Robert John Bardo was obsessed with Rebecca Schaeffer. He wrote her fan mail, drew portraits of her, and stalked her at the studio until one day, he found her home address.
Robert John Bardo’s life revolved around famous women. Throughout his difficult childhood and teenage years, writing to female celebrities would be the only thing that brought him fulfillment. No one saw these interests, however, as dangerous until it was too late.
Robert John Bardo’s Deadly Mission
Bardo’s bus arrived early in Los Angeles on July 18, 1989. Disheveled and unshaven, he walked the streets of West Hollywood before he located rising starlet Rebecca Schaeffer‘s street.
With a signed photo of Schaeffer in hand, he approached passersby and asked them if they knew 21-year-old Schaeffer’s exact address.
“What?” Irene Tishkoff replied when Bardo showed her the photo. Tishkoff hurried away, convinced the young man was crazy.
Bardo eventually found Schaeffer’s home at 120 N. Sweetzer Avenue. When Schaeffer answered the door, Bardo explained who he was and showed her a letter he had received from her in response to one of the many pieces of fan mail he’d written.
Schaeffer smiled at Bardo, then excused herself, telling him she needed to get ready for an appointment. Before Bardo left, Schaeffer shook his hand, telling him to take care.
Bardo, elated from the interaction, made his way to a diner to eat breakfast. He then remembered the compact disc he had brought for Schaeffer and decided he would return to her apartment.
However, when Schaeffer opened the door the second time, she was not as warm as she had been the first time. Instead, she seemed irritated by his presence.
“You came to my door again. Hurry up, I don’t have much time,” Schaeffer reportedly said to Bardo.
“I forgot to give you something,” Bardo said as he produced a gun from his bag. Without hesitation, he aimed it at her chest and fired.
Schaeffer screamed, “Why, why?” as she fell in her doorway.
On hearing the commotion, Schaeffer’s neighbor Richard Goldman rushed out of his house. He described seeing a woman’s legs splayed out on Schaeffer’s doorstep and “a man with a yellow shirt and short kinky hair, trotting up the block.”
Schaeffer was rushed to a hospital but died shortly after her arrival.
All the world was asking: Who killed her? Who was Robert John Bardo?
Robert Bardo’s Troubled Childhood
Robert John Bardo was born Jan. 2, 1970, the youngest of June and Philip Bardo’s seven children.
Philip was a non-commissioned Air Force officer who married June while he was based in Japan. When Bardo was 13, the family settled in Tucson permanently after years of moving.
Bardo’s home life was turbulent. He suffered systematic abuse and neglect at the hands of his mentally ill mother, alcoholic father, and cruel older brother.
Bardo earned good grades in junior high, but made several cries for help in the form of letters to one of his teachers.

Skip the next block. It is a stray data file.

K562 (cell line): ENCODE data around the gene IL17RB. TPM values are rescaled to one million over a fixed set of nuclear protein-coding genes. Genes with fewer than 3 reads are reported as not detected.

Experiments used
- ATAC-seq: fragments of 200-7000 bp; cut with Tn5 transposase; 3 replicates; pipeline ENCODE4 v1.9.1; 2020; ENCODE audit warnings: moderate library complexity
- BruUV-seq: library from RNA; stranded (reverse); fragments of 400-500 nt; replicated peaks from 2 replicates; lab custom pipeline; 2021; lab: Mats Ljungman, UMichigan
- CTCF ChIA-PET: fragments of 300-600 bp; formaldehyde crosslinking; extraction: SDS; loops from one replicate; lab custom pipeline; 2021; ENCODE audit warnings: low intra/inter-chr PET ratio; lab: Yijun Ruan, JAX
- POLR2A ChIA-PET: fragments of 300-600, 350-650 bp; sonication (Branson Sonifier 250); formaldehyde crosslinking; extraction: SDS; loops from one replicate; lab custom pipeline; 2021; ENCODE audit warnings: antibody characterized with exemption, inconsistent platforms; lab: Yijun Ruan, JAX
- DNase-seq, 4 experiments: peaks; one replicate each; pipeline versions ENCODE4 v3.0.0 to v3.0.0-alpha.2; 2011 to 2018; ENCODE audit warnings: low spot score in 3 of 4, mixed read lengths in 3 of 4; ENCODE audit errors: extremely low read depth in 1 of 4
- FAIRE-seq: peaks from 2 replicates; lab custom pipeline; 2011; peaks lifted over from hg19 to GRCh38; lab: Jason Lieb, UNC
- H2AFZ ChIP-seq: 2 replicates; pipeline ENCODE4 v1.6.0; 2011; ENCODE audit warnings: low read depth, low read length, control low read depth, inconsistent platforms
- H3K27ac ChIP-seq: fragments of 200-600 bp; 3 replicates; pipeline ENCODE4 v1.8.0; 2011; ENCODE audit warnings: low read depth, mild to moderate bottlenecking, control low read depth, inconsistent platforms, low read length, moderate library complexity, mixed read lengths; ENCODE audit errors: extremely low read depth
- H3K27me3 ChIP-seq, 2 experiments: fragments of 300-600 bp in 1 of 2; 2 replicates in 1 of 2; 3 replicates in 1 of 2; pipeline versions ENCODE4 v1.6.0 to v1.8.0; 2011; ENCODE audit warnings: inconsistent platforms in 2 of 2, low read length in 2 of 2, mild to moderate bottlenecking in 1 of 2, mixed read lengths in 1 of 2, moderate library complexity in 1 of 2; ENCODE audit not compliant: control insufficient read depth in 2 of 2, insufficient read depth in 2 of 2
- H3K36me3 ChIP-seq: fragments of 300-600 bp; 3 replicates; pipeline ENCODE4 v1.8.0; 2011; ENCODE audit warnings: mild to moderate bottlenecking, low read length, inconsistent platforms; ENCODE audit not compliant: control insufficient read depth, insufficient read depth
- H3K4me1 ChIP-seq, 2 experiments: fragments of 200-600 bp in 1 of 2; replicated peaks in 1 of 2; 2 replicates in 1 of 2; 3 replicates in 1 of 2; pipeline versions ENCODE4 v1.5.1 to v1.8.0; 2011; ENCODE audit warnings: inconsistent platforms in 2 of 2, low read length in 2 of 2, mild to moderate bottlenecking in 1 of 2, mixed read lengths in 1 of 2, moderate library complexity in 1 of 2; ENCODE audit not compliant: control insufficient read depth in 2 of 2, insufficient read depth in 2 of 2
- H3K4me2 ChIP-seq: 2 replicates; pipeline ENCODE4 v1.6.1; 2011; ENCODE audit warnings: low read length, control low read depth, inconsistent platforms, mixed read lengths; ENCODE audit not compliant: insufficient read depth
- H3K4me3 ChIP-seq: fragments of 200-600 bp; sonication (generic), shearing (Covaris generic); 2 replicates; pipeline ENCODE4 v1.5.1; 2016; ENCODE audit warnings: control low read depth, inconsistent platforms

The letters, of which the themes were his own suicide and the murders of others, concerned his teacher greatly. The school strongly recommended to Bardo’s parents that they seek psychiatric help for their son, but apart from a few counseling sessions, no real action was ever taken.
Having received no psychiatric treatment, Bardo’s mental health continued to deteriorate.
In high school, although he still managed to achieve top marks, one teacher remarked how Bardo was: “a time bomb waiting to explode.”
The Breaking Point For Robert John Bardo
Bardo was placed in a foster home for a short time, and then in the summer of 1985, was admitted to a psychiatric hospital.
He underwent a number of psychiatric evaluations, the results of which led to the conclusion he was “severely emotionally handicapped” and his family was “pathological and dysfunctional.” Bardo was also diagnosed with bipolar disorder.
Even though he appeared to be making progress, Bardo’s parents removed him from the facility after just a month.
Bardo then dropped out of high school. Although he was very bright, without even a high school diploma, he had to settle for work as a janitor at a Jack in the Box.
His behavior became increasingly erratic at this time. Spending his days working a menial job, with virtually no social interaction, was severely detrimental to Robert John Bardo’s mental health.
In the evenings, he would walk through his neighborhood and downtown Tucson, making obscene gestures at people, running through strangers’ yards and being generally disruptive. In the 18 months leading up to Schaeffer’s murder, he was arrested three times for offenses including domestic violence and antisocial behavior but pleaded no contest in each instance.
Several days before he traveled to Los Angeles, Bardo threatened his neighbors who were throwing a party across the street. “If you don’t shut up, I’m going to get my .357 magnum and shoot you!” He yelled.
Naturally, Bardo’s presence made people feel extremely uncomfortable. A local business owner said of him: “He looked out of place…sometimes you’re driving down a road and you pass somebody who doesn’t look right.”
One of Bardo’s neighbors, Sydney Dugon, described Bardo as: “A real ‘Psycho’ guy.”
But none of these observations would prove to be of any use in saving Rebecca Schaeffer’s life.
The Beginnings of a Stalker
Soon after moving to Tucson, a young Bardo stole enough money from his mother to buy a bus ticket to Maine. The aim of his trip was to track down young peace activist Samantha Smith, but he was picked up by authorities and sent home before he could do so.
Smith tragically died in a plane crash in 1985.
Popstar Debbie Gibson was next among Bardo’s obsessions. In 1988, Bardo caught a bus to New York City with the intention of finding Gibson, but he was unsuccessful.
He did, however, visit the spot where Mark David Chapman shot and killed John Lennon in 1980. After Chapman killed Lennon, he sat down and read The Catcher In The Rye.
Little did anyone know that an eerily similar scene would take place the following year involving Bardo and a copy of the same book on Rebecca Schaeffer’s porch.
But then, in October 1986, 16-year-old Bardo watched the new sitcom, My Sister Sam, for the first time.
The show starred Rebecca Schaeffer as Patti Russell, a spunky 16-year-old who goes to live in San Francisco with her older sister, successful photographer Samantha Russell, played by Pam Dawber.
Bardo would later say of Schaeffer:
“She came into my life in the right moment. She was brilliant, pretty, outrageous; her innocence impressed me. She turned into a goddess for me, an idol. Since then, I turned into an atheist, I only adored her.”
Bardo began writing a stream of letters to Schaeffer. The more he wrote, the more he felt that a bond was forming between them. Then, in the summer of 1987, Schaeffer actually replied.
In her note, she wrote: “Yours was one of the nicest I ever got.”
Bardo took this to mean that Schaeffer shared his feelings. As soon as he could, he caught a plane to Burbank, home of Warner Brothers Studios.